- Managed care policymakers do not have access to enough clean, complete, and accurate socioeconomic and population health data on the millions of patients depending on public insurance programs for care, according to a new article in Health Affairs.
“To reduce disparities, it is critical to first know where they exist,” said the research team from CMS and NCQA. “Improving documentation of race, ethnicity, and language needs in managed care plan reporting, regardless of data collection method, and clarifying how high-performing health plans achieve their results, will be important.”
Plans collect this data, among other information, through the Healthcare Effectiveness Data and Information Set (HEDIS). Yet the majority of insurers are missing critical data on huge swathes of the patient population.
Health plans are particularly deficient in collecting information on race, ethnicity, and patient language needs, with commercial entities being among the worst offenders.
Between 2012 and 2015, more than 80 percent of commercial plans were missing at least half of their HEDIS data about ethnicity, primary spoken language, and primary written language for their beneficiaries.
Medicaid plan providers were also caught short on ethnicity data, with approximately 70 percent of plans holding incomplete information on more than half of their patients.
Source: Health Affairs
“Fewer than half of commercial, Medicaid, and Medicare plans reported complete or partially complete data on spoken language, and even fewer reported complete or partially complete written language or other language needs data,” said the researchers.
“Medicare plans reported more complete or partially complete language needs data than did Medicaid plans, while commercial plans reported the least complete or partially complete language needs data.”
Racial and ethnic disparities in care delivery and patient outcomes can be fueled by language barriers that prevent clear patient-provider communication.
Beneficiaries with limited English skills are less likely to have positive interactions with the healthcare system, said a recent survey by Oliver Wyman and the Altarum Institute.
Just under half of Spanish-speaking patients participating in the survey said they experience difficulties communicating with providers and reading printed forms.
They are significantly less likely to trust professionals who do not speak Spanish, and 40 percent left the encounter feeling disrespected. These patients later exhibited lower adherence to recommended treatment.
When providers successfully engage non-English speaking patients in their native languages, however, the results can be extremely positive.
A pilot medication adherence project at San Francisco General Hospital in 2015 found that delivering tailored educational materials in the patient’s native language helped to decrease readmissions among high-risk patients by 70 percent.
Simple explanations, visual calendars, and information in the patient’s preferred language helped patients develop greater confidence in their home care routines and help them form better habits, said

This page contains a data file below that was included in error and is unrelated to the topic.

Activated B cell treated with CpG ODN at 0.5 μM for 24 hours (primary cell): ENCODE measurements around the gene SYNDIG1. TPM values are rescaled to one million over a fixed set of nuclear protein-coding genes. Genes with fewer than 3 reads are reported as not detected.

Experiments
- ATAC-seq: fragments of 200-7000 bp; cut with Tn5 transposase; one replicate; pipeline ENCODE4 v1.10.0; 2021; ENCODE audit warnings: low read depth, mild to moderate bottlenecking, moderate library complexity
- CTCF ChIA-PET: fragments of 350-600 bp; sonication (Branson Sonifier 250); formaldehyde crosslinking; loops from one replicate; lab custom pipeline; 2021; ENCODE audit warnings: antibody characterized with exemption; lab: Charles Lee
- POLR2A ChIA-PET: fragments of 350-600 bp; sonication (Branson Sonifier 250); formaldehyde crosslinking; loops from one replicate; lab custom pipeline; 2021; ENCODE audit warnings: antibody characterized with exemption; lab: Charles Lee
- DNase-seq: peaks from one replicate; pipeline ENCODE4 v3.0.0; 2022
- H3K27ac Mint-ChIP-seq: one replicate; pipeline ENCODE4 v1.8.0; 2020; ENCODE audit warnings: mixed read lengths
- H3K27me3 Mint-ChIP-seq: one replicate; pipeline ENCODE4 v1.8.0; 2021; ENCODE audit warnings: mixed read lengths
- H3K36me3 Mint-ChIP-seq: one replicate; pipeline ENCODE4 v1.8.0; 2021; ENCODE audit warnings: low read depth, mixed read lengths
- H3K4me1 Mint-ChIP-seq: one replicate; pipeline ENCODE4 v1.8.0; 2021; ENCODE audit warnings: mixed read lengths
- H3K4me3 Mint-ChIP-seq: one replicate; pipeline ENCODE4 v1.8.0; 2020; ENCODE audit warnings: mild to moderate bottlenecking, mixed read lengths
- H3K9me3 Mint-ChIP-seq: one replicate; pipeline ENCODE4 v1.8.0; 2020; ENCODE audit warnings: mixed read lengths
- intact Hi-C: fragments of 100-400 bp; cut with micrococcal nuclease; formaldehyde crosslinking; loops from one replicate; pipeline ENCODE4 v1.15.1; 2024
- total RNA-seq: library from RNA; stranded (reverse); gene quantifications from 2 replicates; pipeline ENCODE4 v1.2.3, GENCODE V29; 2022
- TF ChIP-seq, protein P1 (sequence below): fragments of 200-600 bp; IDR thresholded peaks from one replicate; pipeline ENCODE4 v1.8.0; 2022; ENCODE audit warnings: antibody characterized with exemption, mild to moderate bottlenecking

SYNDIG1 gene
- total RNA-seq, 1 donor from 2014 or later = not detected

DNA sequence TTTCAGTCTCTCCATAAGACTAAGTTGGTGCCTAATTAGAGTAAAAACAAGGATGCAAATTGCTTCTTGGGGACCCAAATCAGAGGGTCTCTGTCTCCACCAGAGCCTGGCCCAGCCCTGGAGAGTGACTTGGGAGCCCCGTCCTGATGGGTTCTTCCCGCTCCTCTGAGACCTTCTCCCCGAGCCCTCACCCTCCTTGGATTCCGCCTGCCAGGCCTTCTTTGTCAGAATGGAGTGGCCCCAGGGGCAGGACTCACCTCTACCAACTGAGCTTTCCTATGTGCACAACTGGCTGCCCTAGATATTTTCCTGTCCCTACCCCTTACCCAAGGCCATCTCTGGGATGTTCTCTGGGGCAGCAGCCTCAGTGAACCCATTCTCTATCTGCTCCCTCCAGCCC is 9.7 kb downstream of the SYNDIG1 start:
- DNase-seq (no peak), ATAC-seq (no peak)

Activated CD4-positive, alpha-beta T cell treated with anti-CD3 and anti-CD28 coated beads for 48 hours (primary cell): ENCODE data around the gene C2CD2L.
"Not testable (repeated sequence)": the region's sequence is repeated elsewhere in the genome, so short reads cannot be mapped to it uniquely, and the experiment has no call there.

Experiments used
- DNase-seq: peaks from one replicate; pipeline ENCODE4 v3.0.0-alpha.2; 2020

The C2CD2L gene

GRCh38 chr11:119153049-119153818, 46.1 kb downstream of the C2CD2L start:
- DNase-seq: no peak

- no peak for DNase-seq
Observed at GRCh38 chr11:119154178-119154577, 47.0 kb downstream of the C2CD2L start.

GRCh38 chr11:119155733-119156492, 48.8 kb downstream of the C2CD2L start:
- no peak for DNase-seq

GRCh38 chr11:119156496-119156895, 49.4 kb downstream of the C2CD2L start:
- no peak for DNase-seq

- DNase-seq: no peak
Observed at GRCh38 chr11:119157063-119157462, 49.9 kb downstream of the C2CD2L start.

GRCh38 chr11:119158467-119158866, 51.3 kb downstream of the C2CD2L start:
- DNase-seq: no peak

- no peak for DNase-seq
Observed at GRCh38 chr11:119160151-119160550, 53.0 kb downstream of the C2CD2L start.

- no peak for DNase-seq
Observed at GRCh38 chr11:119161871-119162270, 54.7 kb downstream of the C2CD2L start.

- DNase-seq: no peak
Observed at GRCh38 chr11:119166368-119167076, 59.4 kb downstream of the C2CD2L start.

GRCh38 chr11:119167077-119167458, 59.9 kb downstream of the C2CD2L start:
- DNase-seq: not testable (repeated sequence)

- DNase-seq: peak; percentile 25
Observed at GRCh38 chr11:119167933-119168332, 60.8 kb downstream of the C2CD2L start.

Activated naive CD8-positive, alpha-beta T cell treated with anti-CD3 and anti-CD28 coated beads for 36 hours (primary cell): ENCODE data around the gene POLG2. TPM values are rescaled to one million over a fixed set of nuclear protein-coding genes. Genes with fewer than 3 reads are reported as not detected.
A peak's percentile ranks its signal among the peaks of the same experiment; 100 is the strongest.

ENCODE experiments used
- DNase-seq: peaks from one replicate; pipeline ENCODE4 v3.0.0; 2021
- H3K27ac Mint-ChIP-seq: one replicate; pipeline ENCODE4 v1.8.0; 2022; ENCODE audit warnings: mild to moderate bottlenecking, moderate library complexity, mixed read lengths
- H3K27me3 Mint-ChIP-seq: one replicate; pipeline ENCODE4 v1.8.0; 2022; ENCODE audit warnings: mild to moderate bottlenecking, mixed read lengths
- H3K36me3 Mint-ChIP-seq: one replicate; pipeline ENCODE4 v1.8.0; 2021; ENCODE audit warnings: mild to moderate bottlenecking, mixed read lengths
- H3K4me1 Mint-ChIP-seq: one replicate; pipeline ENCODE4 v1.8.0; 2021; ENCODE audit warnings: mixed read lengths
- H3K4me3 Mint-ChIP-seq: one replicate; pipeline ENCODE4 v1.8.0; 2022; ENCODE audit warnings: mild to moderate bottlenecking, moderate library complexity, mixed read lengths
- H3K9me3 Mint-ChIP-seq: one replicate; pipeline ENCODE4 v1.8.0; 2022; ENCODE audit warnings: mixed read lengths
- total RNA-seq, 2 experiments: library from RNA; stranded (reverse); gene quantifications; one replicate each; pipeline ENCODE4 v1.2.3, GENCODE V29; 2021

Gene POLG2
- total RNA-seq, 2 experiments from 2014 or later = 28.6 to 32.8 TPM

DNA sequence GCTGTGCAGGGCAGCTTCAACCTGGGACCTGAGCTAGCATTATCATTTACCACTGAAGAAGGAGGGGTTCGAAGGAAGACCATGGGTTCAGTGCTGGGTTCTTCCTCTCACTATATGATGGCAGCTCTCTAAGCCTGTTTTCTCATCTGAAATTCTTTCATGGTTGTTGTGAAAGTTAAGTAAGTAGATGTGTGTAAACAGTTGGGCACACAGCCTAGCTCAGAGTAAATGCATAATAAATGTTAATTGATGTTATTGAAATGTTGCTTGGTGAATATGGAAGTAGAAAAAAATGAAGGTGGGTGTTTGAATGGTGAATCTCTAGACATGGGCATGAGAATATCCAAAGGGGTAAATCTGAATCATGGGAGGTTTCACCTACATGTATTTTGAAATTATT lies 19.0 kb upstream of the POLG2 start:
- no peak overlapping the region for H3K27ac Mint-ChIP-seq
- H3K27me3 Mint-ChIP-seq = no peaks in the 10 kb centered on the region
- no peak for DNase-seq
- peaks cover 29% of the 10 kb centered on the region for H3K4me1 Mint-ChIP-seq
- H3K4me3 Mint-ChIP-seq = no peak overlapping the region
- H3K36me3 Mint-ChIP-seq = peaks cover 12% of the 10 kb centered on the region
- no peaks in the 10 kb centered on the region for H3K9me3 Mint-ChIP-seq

“When it comes to high risk patients…you have to grab onto any chance you can to make an impact with the individual,” said David Smith, PharmD, at the time.
“And you have to make sure that it’s done in their native language. You can sit there with Google Translate or a human translator by the bedside, but if you give them a ream of papers in English to take home, they’re not going to remember anything you said, and they won’t necessarily be able to read those instructions.”
But without accurate data that can help providers apportion translation services and develop language-specific plans to serve local communities, health plans and clinical organizations will be flying blind.
Similar deficiencies in racial and ethnic data may prevent providers from conducting meaningful risk stratification for chronic diseases or acute conditions more prevalent in certain groups.
While Medicare, Medicaid, and commercial plans were more likely to collect racial and ethnic information than language-related data, they still have room for improvement.
Source: Health Affairs
“In 2015, one-third of commercial plans, half of Medicaid plans, and nearly three-quarters of Medicare plans reported complete and partially complete data on race,” the study explained.
“Plans fared worse on ethnicity data reporting, with fewer than half of all plan types reporting complete or partially complete data.”
Race and ethnicity also have a significant impact on the patient experience. CMS data from 2014 shows that black, Asian, Hispanic, and American Indian/Alaskan Native patients all generally fared worse on patient experience metrics than white patients.
These metrics include access to care, customer service, and patient-provider communication.
Non-white patients also tend to have higher rates of certain chronic diseases and often experience more social and community barriers to healthy lifestyle choices. Hospitalization rates for conditions such as hypertension vary widely between ethnic groups, with black and Hispanic patients experiencing admissions at much higher rates than whites.
Incomplete data makes it more difficult for providers to create meaningful population health management plans that address the specific needs of their communities.
“The ability to stratify reporting of health quality measures, to target disparities, and to understand effective interventions or strategies for addressing disparities depends on the ability to collect this information consistently,” the Health Affairs team stated.
“Policy requirements or other incentives may be needed to improve data availability for stratified reporting of health quality measures and disparity reduction efforts in commercial plans.”